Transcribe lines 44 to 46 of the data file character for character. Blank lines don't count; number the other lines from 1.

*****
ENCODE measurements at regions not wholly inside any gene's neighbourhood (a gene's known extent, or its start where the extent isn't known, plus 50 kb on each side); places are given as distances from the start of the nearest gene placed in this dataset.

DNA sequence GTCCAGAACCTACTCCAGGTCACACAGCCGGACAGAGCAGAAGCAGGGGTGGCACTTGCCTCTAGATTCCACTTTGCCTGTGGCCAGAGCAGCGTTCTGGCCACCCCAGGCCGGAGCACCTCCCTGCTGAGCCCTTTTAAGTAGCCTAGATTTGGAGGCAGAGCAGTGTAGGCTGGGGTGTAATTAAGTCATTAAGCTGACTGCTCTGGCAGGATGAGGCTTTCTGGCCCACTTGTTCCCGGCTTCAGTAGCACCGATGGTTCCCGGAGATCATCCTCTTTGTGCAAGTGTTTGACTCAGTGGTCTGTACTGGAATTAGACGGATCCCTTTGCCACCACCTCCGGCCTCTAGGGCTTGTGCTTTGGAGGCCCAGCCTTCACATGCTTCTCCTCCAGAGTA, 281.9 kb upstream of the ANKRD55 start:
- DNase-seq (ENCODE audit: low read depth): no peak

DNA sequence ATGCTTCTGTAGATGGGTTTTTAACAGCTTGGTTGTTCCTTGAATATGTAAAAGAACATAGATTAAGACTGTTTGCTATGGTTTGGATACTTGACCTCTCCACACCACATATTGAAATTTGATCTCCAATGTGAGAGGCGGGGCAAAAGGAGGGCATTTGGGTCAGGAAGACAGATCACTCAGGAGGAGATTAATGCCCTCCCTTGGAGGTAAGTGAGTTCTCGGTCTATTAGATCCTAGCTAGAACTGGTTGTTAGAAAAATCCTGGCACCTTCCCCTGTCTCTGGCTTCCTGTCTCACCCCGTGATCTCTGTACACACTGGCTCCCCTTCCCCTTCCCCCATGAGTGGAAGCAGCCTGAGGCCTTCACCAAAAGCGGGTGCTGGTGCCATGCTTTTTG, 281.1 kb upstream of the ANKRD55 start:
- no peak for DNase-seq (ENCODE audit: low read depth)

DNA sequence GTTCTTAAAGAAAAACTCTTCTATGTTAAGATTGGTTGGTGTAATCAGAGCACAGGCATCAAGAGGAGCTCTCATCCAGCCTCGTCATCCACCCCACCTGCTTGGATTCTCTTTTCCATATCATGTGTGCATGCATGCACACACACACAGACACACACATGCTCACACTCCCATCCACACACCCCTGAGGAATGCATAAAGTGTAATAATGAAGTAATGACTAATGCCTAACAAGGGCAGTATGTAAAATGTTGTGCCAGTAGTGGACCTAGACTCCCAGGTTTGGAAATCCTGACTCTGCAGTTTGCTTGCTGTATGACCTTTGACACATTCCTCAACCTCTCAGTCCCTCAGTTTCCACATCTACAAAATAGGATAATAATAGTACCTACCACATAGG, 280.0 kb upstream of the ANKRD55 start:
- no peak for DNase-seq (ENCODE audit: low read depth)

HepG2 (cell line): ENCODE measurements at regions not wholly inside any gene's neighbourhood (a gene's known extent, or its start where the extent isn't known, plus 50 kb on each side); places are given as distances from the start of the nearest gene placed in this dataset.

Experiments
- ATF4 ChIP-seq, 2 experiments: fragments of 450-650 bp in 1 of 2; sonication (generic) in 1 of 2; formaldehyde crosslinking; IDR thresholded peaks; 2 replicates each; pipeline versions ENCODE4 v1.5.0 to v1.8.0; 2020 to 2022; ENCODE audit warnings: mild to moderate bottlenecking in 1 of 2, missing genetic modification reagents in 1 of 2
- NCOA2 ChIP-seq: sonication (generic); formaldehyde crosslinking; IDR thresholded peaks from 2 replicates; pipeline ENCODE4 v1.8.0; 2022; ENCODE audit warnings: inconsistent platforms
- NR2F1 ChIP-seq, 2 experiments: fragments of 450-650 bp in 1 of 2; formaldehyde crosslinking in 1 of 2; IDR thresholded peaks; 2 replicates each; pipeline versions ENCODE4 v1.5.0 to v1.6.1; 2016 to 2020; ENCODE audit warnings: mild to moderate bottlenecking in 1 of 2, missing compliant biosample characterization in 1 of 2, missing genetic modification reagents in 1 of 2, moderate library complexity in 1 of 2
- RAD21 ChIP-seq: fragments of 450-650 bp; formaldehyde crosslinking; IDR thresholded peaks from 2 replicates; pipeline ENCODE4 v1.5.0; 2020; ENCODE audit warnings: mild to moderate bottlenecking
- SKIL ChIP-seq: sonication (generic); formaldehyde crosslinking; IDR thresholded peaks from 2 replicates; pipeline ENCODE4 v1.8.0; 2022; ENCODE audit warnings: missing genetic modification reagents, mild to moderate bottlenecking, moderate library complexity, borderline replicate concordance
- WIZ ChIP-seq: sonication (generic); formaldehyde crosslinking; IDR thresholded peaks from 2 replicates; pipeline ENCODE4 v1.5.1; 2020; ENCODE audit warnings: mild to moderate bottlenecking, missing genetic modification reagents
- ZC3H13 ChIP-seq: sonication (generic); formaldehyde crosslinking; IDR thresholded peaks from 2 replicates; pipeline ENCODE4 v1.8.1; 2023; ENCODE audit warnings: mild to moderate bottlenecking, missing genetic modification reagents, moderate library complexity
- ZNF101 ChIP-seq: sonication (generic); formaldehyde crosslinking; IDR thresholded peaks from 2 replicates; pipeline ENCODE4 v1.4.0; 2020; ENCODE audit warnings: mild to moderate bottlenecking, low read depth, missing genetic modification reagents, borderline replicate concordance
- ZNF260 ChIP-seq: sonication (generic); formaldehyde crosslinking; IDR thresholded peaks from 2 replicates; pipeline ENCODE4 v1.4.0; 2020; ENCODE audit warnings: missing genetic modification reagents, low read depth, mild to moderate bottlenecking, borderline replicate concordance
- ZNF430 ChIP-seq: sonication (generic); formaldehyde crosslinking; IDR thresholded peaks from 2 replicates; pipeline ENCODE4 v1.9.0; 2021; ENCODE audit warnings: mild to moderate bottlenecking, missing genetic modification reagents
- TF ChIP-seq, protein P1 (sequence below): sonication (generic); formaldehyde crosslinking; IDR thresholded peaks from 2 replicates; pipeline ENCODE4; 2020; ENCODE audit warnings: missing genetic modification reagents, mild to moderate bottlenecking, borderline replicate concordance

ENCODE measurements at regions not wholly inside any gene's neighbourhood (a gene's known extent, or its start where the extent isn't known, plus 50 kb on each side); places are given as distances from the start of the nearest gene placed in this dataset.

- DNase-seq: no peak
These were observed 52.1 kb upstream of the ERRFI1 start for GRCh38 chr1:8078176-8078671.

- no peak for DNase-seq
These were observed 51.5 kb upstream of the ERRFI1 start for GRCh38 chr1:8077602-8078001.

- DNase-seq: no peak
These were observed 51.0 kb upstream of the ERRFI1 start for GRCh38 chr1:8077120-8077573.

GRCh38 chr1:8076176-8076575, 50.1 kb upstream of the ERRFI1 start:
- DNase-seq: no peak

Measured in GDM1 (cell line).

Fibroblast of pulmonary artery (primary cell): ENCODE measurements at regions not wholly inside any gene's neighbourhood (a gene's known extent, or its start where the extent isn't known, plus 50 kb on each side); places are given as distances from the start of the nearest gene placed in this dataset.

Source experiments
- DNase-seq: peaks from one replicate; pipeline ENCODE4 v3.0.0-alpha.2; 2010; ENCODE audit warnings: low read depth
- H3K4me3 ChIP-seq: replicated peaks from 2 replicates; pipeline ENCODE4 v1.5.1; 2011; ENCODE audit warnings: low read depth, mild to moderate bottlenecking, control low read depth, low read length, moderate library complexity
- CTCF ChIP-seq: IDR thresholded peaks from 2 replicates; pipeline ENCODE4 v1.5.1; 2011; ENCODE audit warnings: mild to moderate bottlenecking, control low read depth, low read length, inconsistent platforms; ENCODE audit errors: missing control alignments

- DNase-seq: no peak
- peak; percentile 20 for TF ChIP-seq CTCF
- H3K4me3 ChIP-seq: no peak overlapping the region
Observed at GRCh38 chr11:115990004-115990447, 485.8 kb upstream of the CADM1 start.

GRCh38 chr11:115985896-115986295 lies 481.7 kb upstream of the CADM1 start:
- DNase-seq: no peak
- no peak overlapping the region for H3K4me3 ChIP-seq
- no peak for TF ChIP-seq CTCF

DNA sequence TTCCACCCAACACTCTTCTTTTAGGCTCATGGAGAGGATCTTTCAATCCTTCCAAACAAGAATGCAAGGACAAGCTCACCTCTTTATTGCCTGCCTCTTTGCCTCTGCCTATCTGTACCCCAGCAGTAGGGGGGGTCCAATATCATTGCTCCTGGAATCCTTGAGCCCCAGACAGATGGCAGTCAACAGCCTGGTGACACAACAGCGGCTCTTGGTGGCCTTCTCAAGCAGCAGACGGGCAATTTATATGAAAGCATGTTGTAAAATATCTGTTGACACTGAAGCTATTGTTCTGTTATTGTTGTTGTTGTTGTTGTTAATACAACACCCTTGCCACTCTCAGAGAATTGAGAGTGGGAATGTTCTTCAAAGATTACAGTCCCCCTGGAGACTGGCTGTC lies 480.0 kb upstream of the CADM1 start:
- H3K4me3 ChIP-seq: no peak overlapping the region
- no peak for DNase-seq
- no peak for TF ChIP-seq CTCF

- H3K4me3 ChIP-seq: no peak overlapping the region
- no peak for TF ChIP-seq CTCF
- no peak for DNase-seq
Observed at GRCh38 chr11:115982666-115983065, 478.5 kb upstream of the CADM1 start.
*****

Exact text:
DNA sequence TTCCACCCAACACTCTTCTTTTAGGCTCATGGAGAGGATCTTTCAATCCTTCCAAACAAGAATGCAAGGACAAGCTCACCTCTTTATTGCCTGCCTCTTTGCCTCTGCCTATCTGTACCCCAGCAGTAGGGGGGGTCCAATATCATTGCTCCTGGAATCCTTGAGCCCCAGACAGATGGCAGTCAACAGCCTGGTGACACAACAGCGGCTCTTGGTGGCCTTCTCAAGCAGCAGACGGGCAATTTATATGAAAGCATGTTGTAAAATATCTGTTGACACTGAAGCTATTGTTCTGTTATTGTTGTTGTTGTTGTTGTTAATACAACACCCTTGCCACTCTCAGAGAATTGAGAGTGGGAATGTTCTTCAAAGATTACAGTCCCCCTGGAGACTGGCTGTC lies 480.0 kb upstream of the CADM1 start:
- H3K4me3 ChIP-seq: no peak overlapping the region
- no peak for DNase-seq